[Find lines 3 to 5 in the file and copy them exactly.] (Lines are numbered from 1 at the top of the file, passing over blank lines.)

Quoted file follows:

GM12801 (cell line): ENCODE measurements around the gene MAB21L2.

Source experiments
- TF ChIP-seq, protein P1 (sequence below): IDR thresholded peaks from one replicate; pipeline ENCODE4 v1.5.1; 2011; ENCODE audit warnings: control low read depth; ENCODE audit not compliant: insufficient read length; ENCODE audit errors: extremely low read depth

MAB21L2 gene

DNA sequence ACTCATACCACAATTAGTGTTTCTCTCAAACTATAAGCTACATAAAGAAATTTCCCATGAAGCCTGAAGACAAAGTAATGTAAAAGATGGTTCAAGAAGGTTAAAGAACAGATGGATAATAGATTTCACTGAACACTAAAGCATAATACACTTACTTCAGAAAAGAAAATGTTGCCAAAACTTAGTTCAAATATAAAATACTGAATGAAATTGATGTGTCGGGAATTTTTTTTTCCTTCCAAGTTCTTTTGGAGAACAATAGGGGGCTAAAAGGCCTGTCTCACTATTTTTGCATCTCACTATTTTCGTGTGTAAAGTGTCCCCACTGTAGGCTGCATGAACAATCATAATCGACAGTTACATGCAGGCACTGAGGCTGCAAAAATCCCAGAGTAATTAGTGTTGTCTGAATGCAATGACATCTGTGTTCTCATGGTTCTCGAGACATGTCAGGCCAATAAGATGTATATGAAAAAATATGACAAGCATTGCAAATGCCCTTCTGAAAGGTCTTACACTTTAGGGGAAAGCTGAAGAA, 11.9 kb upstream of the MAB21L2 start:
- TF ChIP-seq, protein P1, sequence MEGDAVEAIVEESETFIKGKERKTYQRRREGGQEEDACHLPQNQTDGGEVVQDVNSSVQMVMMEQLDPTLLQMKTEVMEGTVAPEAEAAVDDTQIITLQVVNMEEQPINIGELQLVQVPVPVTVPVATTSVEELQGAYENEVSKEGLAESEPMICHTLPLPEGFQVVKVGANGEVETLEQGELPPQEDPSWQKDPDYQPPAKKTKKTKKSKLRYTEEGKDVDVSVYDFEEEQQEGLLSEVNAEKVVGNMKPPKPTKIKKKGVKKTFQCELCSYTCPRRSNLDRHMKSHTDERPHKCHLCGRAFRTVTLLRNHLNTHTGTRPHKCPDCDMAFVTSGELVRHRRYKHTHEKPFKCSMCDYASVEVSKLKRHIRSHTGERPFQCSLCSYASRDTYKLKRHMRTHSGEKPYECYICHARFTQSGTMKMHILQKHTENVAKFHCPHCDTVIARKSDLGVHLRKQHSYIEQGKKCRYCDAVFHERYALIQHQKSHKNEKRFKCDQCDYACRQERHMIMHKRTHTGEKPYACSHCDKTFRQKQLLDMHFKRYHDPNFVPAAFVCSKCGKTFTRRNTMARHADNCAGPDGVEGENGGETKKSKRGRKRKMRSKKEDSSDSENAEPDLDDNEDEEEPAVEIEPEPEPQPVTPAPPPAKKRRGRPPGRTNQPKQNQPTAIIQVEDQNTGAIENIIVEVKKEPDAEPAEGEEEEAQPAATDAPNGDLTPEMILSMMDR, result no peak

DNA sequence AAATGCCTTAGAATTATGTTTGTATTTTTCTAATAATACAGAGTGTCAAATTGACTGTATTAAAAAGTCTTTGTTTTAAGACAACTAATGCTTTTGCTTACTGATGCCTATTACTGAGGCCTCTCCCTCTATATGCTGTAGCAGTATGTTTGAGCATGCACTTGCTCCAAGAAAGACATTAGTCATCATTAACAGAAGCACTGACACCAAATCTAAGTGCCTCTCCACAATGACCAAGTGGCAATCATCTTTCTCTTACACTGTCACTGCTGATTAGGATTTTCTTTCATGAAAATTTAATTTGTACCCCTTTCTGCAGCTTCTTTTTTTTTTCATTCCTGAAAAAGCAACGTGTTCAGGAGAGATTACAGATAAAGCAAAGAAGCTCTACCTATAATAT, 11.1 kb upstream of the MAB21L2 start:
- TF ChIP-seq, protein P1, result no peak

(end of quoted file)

- TF ChIP-seq, protein P1 (sequence below): IDR thresholded peaks from one replicate; pipeline ENCODE4 v1.5.1; 2011; ENCODE audit warnings: control low read depth; ENCODE audit not compliant: insufficient read length; ENCODE audit errors: extremely low read depth

MAB21L2 gene

DNA sequence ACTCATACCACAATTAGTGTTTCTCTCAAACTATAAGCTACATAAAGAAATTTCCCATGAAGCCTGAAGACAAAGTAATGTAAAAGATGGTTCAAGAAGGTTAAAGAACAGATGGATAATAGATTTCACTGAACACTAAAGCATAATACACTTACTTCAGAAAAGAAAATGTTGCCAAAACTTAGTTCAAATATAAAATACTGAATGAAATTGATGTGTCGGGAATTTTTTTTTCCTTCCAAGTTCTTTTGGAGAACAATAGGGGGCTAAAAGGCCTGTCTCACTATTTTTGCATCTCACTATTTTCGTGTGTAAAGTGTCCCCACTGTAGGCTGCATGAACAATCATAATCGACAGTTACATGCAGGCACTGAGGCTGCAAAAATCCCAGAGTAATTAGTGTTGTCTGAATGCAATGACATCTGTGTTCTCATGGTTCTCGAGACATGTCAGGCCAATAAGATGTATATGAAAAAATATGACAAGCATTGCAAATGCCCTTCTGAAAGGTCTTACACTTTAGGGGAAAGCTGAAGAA, 11.9 kb upstream of the MAB21L2 start: